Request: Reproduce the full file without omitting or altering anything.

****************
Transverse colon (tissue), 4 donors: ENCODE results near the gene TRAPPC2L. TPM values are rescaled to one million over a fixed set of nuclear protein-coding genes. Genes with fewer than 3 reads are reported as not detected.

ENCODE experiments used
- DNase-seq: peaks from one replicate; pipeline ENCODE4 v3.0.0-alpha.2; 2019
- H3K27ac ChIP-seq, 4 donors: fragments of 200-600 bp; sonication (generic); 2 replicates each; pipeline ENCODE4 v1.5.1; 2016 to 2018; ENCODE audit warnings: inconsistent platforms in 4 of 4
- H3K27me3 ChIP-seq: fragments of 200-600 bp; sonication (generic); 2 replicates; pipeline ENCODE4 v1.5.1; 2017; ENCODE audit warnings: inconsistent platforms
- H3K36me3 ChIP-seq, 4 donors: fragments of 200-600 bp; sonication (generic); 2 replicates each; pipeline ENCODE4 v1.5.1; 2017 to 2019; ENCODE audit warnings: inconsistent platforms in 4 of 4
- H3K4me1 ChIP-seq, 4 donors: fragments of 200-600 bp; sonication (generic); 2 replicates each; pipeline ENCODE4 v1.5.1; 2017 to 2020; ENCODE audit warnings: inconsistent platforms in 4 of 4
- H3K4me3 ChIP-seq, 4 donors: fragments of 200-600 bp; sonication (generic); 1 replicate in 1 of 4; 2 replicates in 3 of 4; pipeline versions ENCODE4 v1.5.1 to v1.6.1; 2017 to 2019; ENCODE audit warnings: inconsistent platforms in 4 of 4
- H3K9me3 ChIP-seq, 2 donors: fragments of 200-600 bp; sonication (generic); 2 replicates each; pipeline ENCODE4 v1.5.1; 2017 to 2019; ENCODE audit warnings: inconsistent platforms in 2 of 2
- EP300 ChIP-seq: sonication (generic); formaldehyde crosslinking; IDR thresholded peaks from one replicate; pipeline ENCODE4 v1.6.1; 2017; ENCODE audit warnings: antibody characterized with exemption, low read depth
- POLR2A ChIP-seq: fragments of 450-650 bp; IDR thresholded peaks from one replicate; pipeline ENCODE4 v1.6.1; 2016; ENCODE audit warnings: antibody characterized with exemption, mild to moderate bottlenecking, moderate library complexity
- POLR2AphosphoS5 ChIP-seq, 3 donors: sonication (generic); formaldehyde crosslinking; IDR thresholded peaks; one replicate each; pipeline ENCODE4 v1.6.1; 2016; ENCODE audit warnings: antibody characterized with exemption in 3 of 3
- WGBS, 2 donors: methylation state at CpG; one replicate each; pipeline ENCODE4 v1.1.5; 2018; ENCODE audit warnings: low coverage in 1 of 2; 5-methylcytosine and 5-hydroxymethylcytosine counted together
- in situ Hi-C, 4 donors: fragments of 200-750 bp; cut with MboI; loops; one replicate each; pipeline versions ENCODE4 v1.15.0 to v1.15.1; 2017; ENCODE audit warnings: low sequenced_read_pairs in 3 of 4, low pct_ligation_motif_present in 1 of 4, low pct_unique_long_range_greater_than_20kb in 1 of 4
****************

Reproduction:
Transverse colon (tissue), 4 donors: ENCODE results near the gene TRAPPC2L. TPM values are rescaled to one million over a fixed set of nuclear protein-coding genes. Genes with fewer than 3 reads are reported as not detected.

ENCODE experiments used
- DNase-seq: peaks from one replicate; pipeline ENCODE4 v3.0.0-alpha.2; 2019
- H3K27ac ChIP-seq, 4 donors: fragments of 200-600 bp; sonication (generic); 2 replicates each; pipeline ENCODE4 v1.5.1; 2016 to 2018; ENCODE audit warnings: inconsistent platforms in 4 of 4
- H3K27me3 ChIP-seq: fragments of 200-600 bp; sonication (generic); 2 replicates; pipeline ENCODE4 v1.5.1; 2017; ENCODE audit warnings: inconsistent platforms
- H3K36me3 ChIP-seq, 4 donors: fragments of 200-600 bp; sonication (generic); 2 replicates each; pipeline ENCODE4 v1.5.1; 2017 to 2019; ENCODE audit warnings: inconsistent platforms in 4 of 4
- H3K4me1 ChIP-seq, 4 donors: fragments of 200-600 bp; sonication (generic); 2 replicates each; pipeline ENCODE4 v1.5.1; 2017 to 2020; ENCODE audit warnings: inconsistent platforms in 4 of 4
- H3K4me3 ChIP-seq, 4 donors: fragments of 200-600 bp; sonication (generic); 1 replicate in 1 of 4; 2 replicates in 3 of 4; pipeline versions ENCODE4 v1.5.1 to v1.6.1; 2017 to 2019; ENCODE audit warnings: inconsistent platforms in 4 of 4
- H3K9me3 ChIP-seq, 2 donors: fragments of 200-600 bp; sonication (generic); 2 replicates each; pipeline ENCODE4 v1.5.1; 2017 to 2019; ENCODE audit warnings: inconsistent platforms in 2 of 2
- EP300 ChIP-seq: sonication (generic); formaldehyde crosslinking; IDR thresholded peaks from one replicate; pipeline ENCODE4 v1.6.1; 2017; ENCODE audit warnings: antibody characterized with exemption, low read depth
- POLR2A ChIP-seq: fragments of 450-650 bp; IDR thresholded peaks from one replicate; pipeline ENCODE4 v1.6.1; 2016; ENCODE audit warnings: antibody characterized with exemption, mild to moderate bottlenecking, moderate library complexity
- POLR2AphosphoS5 ChIP-seq, 3 donors: sonication (generic); formaldehyde crosslinking; IDR thresholded peaks; one replicate each; pipeline ENCODE4 v1.6.1; 2016; ENCODE audit warnings: antibody characterized with exemption in 3 of 3
- WGBS, 2 donors: methylation state at CpG; one replicate each; pipeline ENCODE4 v1.1.5; 2018; ENCODE audit warnings: low coverage in 1 of 2; 5-methylcytosine and 5-hydroxymethylcytosine counted together
- in situ Hi-C, 4 donors: fragments of 200-750 bp; cut with MboI; loops; one replicate each; pipeline versions ENCODE4 v1.15.0 to v1.15.1; 2017; ENCODE audit warnings: low sequenced_read_pairs in 3 of 4, low pct_ligation_motif_present in 1 of 4, low pct_unique_long_range_greater_than_20kb in 1 of 4